The war in Iraq and its financial impact on the country are among Richardson’s major concerns.

“I just find it’s ironic that we can find money to fight a war but we can’t find money to help our own people in our communities,” Richardson said. She added that redeploying troops and placing the National Guard back in the states “can’t happen soon enough.”

Richardson likely will take liberal stances on many issues that will make her a reliable vote for the Democratic Party leadership. She already has been strongly critical of President Bush, to whom she has penned letters slamming his education, health care and Iraq policies — which she posted on her campaign Web site.

She hopes to win an assignment to the coveted Ways and Means Committee, but noted she would be pleased to serve on the Transportation or Homeland Security committees.

Richardson is cognizant of the fact she will enter Congress mid-session but said the outpouring of support she’s already received from members has helped her to feel comfortable entering her new position.

In addition, she portrays herself as having a strong work ethic that will help establish her early as an active participant in the lawmaking process.

“What I believe people know about me and respect about me is that I work extremely hard,” Richardson said. “I’m not going to Washington to go to another chicken dinner. That’s not what we’re here to do. We’re here to work.”

Laura Richardson coronation today

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The run-off election to replace the late Juanita Millender McDonald will take place this evening and California State Representative Laura Richardson can take her place as the newest member of the Congressional Black Caucus.   There has been little news to report in the last several days and I’ve been trying to put some finishing touches on a few opinion pieces. 

This past Sunday’s debate was interesting in that it didn’t really make any news.  Obama did quite well and Hillary held her own as usual and tried to stay above the fray.   The state of the Iowa race is still in flux but it now appears that from two of the latest polls that Mrs. Clinton has opened up a lead in both Iowa and South Carolina.   Her South Carolina lead is statistically insignificant over Obama.   If Iowa doesn’t go Hillary’s way, South Carolina will become a significant battle ground.

Tell me what’s on your minds.   Consider this an open thread. 

California 37 Special Election: Richardson elected, CBC keeps seat

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Hat Tip CQ Politics

State Rep. Laura Richardson and state Sen. Jenny Oropeza, both Democrats, jumped out way ahead of the rest of the 17-candidate field in early results from Tuesday’s special election in California’s 37th Congressional District.

Richardson and Oropeza had been regarded as the front-running candidates throughout the special election campaign to succeed the late Democratic Rep. Juanita Millender-McDonald, who died of cancer April 22.

The early count — posted by Los Angeles County election authorities shortly after the polls closed at 8 p.m. Pacific Standard Time (PST) — included only ballots cast by absentee voters and those participating under California’s early voting rules.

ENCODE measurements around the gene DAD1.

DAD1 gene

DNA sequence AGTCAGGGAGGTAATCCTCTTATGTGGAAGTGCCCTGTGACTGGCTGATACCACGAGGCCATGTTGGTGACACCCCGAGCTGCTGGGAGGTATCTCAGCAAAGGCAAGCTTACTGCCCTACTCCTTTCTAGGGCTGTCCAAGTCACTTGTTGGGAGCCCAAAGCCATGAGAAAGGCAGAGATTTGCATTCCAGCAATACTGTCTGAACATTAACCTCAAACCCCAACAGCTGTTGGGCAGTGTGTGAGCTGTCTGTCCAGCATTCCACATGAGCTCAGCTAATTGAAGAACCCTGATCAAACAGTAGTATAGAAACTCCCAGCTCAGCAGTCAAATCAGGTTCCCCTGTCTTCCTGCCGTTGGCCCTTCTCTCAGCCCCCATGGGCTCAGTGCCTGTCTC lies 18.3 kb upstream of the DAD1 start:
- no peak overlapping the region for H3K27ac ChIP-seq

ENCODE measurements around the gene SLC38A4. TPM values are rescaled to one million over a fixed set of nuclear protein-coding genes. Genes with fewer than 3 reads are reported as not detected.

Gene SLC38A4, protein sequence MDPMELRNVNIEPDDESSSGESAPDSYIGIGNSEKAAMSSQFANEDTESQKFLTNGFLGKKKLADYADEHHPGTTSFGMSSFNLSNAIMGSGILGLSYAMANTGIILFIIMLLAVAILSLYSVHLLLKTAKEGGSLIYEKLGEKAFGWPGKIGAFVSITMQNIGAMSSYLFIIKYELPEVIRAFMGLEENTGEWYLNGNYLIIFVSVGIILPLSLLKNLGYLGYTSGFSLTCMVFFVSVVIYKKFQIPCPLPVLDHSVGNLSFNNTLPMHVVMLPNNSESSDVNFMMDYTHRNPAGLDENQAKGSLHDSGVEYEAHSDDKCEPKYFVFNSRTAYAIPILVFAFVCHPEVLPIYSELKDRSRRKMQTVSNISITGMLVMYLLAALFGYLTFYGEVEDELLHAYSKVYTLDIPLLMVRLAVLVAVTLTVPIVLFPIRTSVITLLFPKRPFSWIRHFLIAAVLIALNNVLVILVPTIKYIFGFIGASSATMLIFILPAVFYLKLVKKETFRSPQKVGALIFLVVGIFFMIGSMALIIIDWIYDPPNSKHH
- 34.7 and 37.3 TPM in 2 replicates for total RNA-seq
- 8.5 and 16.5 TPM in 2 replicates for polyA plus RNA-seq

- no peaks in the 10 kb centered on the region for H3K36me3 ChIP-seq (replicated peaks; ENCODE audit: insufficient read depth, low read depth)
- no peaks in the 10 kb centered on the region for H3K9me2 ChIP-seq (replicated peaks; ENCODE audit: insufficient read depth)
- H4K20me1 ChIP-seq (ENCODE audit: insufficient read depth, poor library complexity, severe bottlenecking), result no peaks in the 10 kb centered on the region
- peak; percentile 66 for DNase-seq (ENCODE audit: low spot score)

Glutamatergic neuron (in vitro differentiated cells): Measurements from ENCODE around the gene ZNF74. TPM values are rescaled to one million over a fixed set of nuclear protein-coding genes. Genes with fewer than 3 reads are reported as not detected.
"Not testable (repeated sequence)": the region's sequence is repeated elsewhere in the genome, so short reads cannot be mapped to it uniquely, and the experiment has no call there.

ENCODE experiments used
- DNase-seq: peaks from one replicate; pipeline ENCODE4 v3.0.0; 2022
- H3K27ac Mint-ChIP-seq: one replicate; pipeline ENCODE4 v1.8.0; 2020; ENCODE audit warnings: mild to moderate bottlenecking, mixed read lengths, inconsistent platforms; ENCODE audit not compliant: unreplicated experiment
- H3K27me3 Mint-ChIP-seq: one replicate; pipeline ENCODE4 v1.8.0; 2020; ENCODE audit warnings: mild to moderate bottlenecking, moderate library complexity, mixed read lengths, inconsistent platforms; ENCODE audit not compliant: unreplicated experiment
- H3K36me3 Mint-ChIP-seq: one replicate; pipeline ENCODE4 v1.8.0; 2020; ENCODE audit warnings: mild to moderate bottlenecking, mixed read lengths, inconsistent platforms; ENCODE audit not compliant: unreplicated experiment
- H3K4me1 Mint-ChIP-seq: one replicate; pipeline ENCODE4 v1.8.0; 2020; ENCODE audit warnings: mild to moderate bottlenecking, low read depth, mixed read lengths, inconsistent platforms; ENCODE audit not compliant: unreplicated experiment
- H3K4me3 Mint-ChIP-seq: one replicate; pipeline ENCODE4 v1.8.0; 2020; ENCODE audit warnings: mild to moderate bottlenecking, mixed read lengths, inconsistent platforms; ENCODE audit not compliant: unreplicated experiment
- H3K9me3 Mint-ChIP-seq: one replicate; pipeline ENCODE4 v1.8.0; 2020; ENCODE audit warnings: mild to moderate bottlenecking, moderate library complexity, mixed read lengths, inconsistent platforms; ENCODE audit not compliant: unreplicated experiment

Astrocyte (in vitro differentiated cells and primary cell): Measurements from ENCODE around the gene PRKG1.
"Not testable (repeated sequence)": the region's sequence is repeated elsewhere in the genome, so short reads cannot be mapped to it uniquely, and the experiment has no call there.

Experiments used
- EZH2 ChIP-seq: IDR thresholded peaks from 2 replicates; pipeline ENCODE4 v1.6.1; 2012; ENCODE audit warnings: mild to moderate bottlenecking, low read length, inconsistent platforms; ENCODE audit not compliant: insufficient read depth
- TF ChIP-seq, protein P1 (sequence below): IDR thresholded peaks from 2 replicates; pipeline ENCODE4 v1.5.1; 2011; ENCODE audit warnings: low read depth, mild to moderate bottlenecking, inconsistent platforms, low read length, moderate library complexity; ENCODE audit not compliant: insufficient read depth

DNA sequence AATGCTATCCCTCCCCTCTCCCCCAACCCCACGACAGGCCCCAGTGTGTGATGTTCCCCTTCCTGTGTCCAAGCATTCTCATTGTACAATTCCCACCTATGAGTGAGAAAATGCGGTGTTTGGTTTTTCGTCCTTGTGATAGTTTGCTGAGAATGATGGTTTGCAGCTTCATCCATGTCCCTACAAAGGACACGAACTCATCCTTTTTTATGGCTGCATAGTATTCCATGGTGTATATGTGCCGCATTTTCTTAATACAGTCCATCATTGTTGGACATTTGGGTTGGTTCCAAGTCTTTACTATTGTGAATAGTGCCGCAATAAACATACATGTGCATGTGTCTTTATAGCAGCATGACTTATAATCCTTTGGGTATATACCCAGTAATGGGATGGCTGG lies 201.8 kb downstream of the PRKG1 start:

But barring dramatically different results from votes cast at the polls Tuesday, the winner of the battle between Richardson and Oropeza will claim the Democratic nomination — and almost certain victory in the likely Aug. 21 runoff for the seat.

Tuesday’s primary had all 11 Democrats, four Republicans and two alternative-party candidates running on a single ballot, and that crowd of candidates made it unlikely that no single one would garner the majority vote needed to win outright and avoid a runoff.

But the runoff would be a contest between each party’s top vote-getter — and the 37th District, dominated by the city of Long Beach, is a Democratic Party stronghold in which Hispanics and African-Americans make up most of the population.

The advantage that the Democratic nominee will have was signaled by the early returns. Richardson led with 33 percent to 30 percent for Oropeza and 11 percent for the late congresswoman’s daughter, Valerie McDonald. The leading Republican candidate in the early voting, police sergeant and Iraq war veteran John M. Kanaley, had 10 percent of the vote.

The contest between Richardson, who is black, and Oropeza, who is Hispanic, had strong ethnic overtones. Hispanics make up more than 40 percent of the district’s population, but they make up a smaller share of the voting electorate. Blacks make up a quarter of the population, and many black activists have cited Millender-McDonald, an African-American, in calling for continued black representation in the district.

LAURA RICHARDSON       DEM                                11,027    37.76
   JENNY OROPEZA          DEM                                 9,144    31.31
   VALERIE MC DONALD      DEM                                 2,743     9.39
   JOHN M KANALEY         REP                                 2,230     7.64
   PETER MATHEWS          DEM                                 1,031     3.53
   TERI RAMIREZ           REP                                   560     1.92
   DANIEL A BREZENOFF     GR                                    352     1.21
   JEFFREY LEAVITT        REP                                   345     1.18